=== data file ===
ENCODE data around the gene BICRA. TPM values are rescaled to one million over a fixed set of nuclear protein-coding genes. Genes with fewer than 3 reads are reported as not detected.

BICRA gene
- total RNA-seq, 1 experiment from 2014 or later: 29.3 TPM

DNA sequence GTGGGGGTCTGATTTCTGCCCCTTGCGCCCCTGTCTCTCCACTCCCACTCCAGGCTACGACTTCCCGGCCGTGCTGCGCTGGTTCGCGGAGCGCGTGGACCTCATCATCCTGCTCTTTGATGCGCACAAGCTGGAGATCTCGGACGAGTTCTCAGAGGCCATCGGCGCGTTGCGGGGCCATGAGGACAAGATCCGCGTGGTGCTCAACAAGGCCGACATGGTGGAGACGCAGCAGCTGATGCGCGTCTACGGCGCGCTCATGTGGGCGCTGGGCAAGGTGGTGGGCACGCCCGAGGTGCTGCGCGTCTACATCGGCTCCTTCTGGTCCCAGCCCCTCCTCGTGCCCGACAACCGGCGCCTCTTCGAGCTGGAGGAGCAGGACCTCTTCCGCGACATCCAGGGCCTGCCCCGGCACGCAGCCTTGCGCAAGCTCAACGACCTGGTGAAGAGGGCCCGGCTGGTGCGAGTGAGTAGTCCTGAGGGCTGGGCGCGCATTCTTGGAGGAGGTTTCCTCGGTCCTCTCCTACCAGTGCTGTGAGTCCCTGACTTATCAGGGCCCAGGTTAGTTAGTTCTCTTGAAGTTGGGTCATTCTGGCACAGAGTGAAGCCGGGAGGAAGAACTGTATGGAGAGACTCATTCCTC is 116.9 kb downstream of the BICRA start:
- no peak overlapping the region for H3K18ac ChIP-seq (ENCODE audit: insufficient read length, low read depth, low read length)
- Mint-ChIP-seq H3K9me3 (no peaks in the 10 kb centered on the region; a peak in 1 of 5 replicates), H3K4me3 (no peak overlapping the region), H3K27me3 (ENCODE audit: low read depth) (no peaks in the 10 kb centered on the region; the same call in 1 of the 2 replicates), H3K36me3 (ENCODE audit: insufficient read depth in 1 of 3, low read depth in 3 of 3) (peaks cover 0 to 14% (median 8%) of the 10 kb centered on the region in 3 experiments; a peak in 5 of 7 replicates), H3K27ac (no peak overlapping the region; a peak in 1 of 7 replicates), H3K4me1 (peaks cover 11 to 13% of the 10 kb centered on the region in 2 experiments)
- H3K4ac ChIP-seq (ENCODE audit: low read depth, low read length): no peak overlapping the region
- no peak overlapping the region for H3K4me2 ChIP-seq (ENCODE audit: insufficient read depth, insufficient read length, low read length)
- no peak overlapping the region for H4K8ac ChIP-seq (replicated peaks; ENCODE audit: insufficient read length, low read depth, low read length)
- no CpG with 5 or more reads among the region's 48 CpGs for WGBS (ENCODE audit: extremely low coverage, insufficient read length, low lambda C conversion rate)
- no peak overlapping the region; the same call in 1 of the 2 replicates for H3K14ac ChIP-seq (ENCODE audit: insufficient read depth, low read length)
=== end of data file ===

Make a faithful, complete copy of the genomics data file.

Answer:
ENCODE data around the gene BICRA. TPM values are rescaled to one million over a fixed set of nuclear protein-coding genes. Genes with fewer than 3 reads are reported as not detected.

BICRA gene
- total RNA-seq, 1 experiment from 2014 or later: 29.3 TPM

DNA sequence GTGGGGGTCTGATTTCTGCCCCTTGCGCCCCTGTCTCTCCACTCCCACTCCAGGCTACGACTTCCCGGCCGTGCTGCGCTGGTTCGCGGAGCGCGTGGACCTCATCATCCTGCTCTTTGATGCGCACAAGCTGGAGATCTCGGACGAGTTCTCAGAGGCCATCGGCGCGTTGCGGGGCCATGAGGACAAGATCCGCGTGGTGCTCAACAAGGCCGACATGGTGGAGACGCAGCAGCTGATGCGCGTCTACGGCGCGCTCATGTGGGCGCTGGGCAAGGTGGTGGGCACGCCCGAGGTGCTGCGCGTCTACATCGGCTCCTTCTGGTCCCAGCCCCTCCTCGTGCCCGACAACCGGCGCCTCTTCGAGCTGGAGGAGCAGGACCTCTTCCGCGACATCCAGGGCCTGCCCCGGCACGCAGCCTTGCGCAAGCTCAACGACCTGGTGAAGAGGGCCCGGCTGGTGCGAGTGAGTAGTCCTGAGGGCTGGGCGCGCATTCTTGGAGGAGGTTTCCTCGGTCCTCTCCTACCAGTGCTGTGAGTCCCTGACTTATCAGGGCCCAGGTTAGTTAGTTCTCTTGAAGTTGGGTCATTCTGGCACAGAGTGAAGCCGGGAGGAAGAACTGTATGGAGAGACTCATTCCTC is 116.9 kb downstream of the BICRA start:
- no peak overlapping the region for H3K18ac ChIP-seq (ENCODE audit: insufficient read length, low read depth, low read length)
- Mint-ChIP-seq H3K9me3 (no peaks in the 10 kb centered on the region; a peak in 1 of 5 replicates), H3K4me3 (no peak overlapping the region), H3K27me3 (ENCODE audit: low read depth) (no peaks in the 10 kb centered on the region; the same call in 1 of the 2 replicates), H3K36me3 (ENCODE audit: insufficient read depth in 1 of 3, low read depth in 3 of 3) (peaks cover 0 to 14% (median 8%) of the 10 kb centered on the region in 3 experiments; a peak in 5 of 7 replicates), H3K27ac (no peak overlapping the region; a peak in 1 of 7 replicates), H3K4me1 (peaks cover 11 to 13% of the 10 kb centered on the region in 2 experiments)
- H3K4ac ChIP-seq (ENCODE audit: low read depth, low read length): no peak overlapping the region
- no peak overlapping the region for H3K4me2 ChIP-seq (ENCODE audit: insufficient read depth, insufficient read length, low read length)
- no peak overlapping the region for H4K8ac ChIP-seq (replicated peaks; ENCODE audit: insufficient read length, low read depth, low read length)
- no CpG with 5 or more reads among the region's 48 CpGs for WGBS (ENCODE audit: extremely low coverage, insufficient read length, low lambda C conversion rate)
- no peak overlapping the region; the same call in 1 of the 2 replicates for H3K14ac ChIP-seq (ENCODE audit: insufficient read depth, low read length)